Why Nigeria Wasn’t Ready for Afronation: A Reality Check
This week, Afronation announced that it was no longer holding its much-anticipated festival, billed for December in Nigeria. Although the press statement that announced this cancellation did not give reasons why (or why not), Nigerians have expressed their disappointment in no unclear terms. There were many reasons to look forward to it. In the last four years that Afronation has existed, it has built up a reputation for itself as the most prominent international festival of African popular music, particularly Afrobeats. The festivals have come to be the highlight of many attendees’ years, and many of them have revealed that they planned their holidays around Afronation time. The stunning visuals from each edition make for an intense case of FOMO – content creators and photographers like Michael Tubes capture the freedom and excitement so wonderfully that you feel left out if you’re not attending.
One cannot but commend the organizers for building such an iconic brand in this little time. Afronation has been held in Portugal, Puerto Rico, Miami and some other places – including Ghana in 2019. It seemed only right to bring it back home to Lagos, Nigeria. It sounded like a great idea on paper because, you know, the sauce is from here. The music is from here. Except that, anybody who has been a part of the Nigerian entertainment scene or anybody who lives primarily in Nigeria should have known that that was a tall, tall order, and it was unlikely to materialize. I was rooting for them, but I wasn’t shocked when it was called. Here’s why:
I have an analogy that describes the complex nature of Nigerian society. If a volcano erupts and engulfs the length and breadth of Nigeria the way Mount Vesuvius covered Pompeii, future explorers would be shocked at the discovery they make two hundred years from now. There are million-dollar mansions on dirt roads. Multi-million dollar yachts are sitting on the putrid waters of the Lagos Lagoon. Smartphones would be found in the hands of young, unemployed people whose annual income is less than the price of their devices. Simply put, they will find a society far advanced in many areas despite a glaring lack of commensurate infrastructure. That is our reality for now.
The Nigerian nation, as is, has not been designed for tourism and vacations. Conversely, tourism and vacation are precisely what Afronation was created for. Already, Lagos is bearing the burden of the remaining straggling 35 states of Nigeria, and everything is condemned to happen here. Bear in mind that in terms of land mass, Lagos State is five times smaller than its closest neighbour Ogun and twenty-one times smaller than the biggest state, Niger! As you probably know, that same Lagos is the most populated city in Nigeria. It is also the commercial, financial and entertainment capital of Nigeria. That’s like combining Hollywood, Miami, Las Vegas and New York into the same space.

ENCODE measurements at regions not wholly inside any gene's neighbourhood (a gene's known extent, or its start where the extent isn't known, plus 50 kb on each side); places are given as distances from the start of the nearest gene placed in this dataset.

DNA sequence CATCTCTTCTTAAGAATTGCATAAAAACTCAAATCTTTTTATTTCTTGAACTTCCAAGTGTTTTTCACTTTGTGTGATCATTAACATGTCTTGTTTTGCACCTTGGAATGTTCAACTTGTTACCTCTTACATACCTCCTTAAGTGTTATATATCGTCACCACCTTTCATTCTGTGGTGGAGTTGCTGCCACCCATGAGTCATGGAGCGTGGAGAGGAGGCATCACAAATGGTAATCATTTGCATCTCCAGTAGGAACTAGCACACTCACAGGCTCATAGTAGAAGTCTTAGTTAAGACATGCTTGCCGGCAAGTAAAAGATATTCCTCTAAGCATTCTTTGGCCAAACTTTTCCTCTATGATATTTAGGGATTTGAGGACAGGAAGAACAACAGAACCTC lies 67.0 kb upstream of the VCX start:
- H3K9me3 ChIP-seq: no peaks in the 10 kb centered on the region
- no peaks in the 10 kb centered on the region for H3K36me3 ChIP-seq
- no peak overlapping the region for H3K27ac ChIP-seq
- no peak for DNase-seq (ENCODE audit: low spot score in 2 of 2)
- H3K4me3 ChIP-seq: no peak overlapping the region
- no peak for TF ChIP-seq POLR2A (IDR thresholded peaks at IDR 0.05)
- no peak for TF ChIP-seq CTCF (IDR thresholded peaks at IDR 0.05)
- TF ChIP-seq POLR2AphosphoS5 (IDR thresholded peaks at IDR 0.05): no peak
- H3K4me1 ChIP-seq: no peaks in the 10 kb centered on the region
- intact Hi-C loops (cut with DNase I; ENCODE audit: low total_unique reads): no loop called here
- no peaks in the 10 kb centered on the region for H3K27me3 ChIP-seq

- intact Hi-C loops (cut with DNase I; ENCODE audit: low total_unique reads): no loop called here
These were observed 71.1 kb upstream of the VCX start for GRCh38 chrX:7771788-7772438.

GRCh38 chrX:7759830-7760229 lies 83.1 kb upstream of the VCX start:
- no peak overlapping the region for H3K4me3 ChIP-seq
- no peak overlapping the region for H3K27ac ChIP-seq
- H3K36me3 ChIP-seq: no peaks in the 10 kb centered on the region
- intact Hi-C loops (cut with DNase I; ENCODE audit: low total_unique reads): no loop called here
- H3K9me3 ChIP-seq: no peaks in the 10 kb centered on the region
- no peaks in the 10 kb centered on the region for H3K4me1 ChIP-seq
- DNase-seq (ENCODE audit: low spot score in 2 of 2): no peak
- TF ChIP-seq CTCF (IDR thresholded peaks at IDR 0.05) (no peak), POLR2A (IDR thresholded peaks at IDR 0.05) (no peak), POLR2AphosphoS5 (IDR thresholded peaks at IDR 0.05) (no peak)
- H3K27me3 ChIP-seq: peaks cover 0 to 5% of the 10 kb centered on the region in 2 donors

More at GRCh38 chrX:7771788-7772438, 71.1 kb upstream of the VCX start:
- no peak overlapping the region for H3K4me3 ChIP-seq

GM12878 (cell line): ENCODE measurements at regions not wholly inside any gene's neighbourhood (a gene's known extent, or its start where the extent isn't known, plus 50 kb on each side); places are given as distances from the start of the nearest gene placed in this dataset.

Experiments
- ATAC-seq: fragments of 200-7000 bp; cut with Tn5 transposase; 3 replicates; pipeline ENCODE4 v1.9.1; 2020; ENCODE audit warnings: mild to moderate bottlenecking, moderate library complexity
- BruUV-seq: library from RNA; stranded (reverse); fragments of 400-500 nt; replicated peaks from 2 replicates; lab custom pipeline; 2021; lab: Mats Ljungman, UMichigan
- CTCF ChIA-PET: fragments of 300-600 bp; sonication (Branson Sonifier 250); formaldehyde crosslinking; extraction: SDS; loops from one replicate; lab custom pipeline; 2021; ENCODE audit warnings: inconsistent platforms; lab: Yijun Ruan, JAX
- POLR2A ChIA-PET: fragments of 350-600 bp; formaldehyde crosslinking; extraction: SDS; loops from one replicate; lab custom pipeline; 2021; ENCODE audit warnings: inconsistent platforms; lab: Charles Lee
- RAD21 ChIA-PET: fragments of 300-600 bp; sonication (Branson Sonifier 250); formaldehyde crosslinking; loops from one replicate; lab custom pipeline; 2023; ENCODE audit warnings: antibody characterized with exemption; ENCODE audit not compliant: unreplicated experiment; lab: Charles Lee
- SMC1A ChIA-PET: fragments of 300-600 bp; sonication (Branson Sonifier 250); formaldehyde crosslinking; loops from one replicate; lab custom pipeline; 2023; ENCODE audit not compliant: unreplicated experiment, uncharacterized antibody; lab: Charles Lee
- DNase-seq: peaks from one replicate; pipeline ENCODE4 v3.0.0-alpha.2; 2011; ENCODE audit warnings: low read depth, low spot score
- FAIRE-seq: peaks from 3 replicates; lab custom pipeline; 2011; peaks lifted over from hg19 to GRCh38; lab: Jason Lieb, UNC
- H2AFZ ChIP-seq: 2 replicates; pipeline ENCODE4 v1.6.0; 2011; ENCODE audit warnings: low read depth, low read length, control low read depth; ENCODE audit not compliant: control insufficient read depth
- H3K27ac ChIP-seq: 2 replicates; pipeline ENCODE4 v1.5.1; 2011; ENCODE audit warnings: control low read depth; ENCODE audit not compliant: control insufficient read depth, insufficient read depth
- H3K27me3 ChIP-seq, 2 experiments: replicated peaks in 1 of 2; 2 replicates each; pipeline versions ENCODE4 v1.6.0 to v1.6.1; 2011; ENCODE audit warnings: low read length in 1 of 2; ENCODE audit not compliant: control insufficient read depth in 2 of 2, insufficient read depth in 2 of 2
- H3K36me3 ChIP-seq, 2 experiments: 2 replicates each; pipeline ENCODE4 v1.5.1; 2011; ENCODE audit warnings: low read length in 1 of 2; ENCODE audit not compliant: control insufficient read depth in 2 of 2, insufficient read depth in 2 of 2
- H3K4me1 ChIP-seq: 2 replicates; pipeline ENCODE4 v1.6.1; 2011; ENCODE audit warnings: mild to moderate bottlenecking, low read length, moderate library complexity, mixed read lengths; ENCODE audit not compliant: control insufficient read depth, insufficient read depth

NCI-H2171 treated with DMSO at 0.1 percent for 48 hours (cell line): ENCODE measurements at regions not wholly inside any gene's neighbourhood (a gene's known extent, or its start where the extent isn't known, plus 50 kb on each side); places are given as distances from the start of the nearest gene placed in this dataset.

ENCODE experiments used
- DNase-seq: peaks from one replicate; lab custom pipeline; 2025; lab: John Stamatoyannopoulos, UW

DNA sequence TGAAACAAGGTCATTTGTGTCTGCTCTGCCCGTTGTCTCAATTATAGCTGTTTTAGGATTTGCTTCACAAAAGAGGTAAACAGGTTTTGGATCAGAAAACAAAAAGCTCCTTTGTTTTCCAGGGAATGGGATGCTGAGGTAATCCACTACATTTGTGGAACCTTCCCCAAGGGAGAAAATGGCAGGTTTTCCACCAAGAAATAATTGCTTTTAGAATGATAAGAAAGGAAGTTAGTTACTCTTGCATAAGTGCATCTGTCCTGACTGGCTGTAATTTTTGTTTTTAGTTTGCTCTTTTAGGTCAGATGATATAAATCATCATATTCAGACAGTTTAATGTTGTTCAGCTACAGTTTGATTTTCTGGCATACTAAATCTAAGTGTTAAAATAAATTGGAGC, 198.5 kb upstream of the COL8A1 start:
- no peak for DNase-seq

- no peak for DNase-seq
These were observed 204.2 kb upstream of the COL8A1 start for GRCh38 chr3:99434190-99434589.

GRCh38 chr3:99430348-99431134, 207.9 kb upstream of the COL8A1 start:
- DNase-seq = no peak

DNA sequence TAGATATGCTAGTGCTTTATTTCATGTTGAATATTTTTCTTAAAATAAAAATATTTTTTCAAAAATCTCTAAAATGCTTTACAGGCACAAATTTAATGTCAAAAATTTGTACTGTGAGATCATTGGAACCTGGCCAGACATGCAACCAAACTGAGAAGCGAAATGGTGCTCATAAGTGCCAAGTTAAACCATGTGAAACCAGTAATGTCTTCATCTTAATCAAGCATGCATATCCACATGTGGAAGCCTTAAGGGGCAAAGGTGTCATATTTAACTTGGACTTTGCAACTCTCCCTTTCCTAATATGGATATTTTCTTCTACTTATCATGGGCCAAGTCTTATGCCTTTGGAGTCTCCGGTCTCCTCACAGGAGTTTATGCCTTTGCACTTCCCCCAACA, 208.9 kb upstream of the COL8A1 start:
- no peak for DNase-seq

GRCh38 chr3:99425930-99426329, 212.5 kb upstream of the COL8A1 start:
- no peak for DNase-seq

Consequently, the public infrastructure to host a multiple-day on-site festival is insufficient. Festivals are more than music performances; they include cultural exchanges and local experiences. Previous editions of Afronation have been held in tourist-driven locations, except for Detroit. Despite Lagos being at the edge of the Atlantic Ocean, there are no public beaches. Almost every beachfront is privatized, owned by private developers or walled up by the government for some grandiose project. There are no public parks, museums, theme parks and other services that will engage tourists. Do we need to discuss the choice of venue for the botched event? Tafawa Balewa Square is smack in the middle of old Lagos – which isn’t a problem, only that it’s a massive concrete premises with nothing else than brick and mortar. You can’t compare that with the endless white sands and blue waters of Puerto Rico.
And it’s not just Lagos that is difficult to hold a festival of this nature. If it were to be held at the purpose-built Tinapa Resort in Cross River, organizers would have to embark on extensive site renovations. There are constant travel advisories in places up north or to the east where banditry and kidnapping are commonplace. All across Nigeria, there’s no single site that can host Afronation the way it’s been done in other places. Let’s not go to what Ghana could pull off without the ubiquitous area boy phenomenon that plagues us here. Nor, for that matter, the fact that Afronation is targeted at diaspora Africans looking to connect with the motherland.
More importantly, the success of Afrobeats has seduced Nigerians into imagining that our industry and society is sophisticated. We’re not there yet. Our music success has happened ‘despite’ the impoverished society we live in, not because of it. We can have individual successes, but until those things are a permanent fabric of our society, we’ll only enjoy superficial success. Yes, we can have the odd Detty December series of concerts in Eko Hotel and Eko Atlantic City. Yes, we can host Cardi B and keep her between Victoria Island and Ikoyi. But to have an institutionalized society where tourism can thrive, we’ll have to build it first. The cold, hard truth is that we do not have it right now, and Afronation made a logical, smart move in cancelling the Lagos leg. Realizing our shortcomings is unpatriotism; it’s just understanding that “Afrobeats to the World” should not only be a catchphrase; it should inspire us to build a society that can safely host the world.
Jide Taiwo is a Lagos-based writer. His second book, E File Fun Burna: The Incredible Stagecraft of Burna Boy, is in stores now.
Why Lagos Wasn’t Ready for Afronation: A Reality Check
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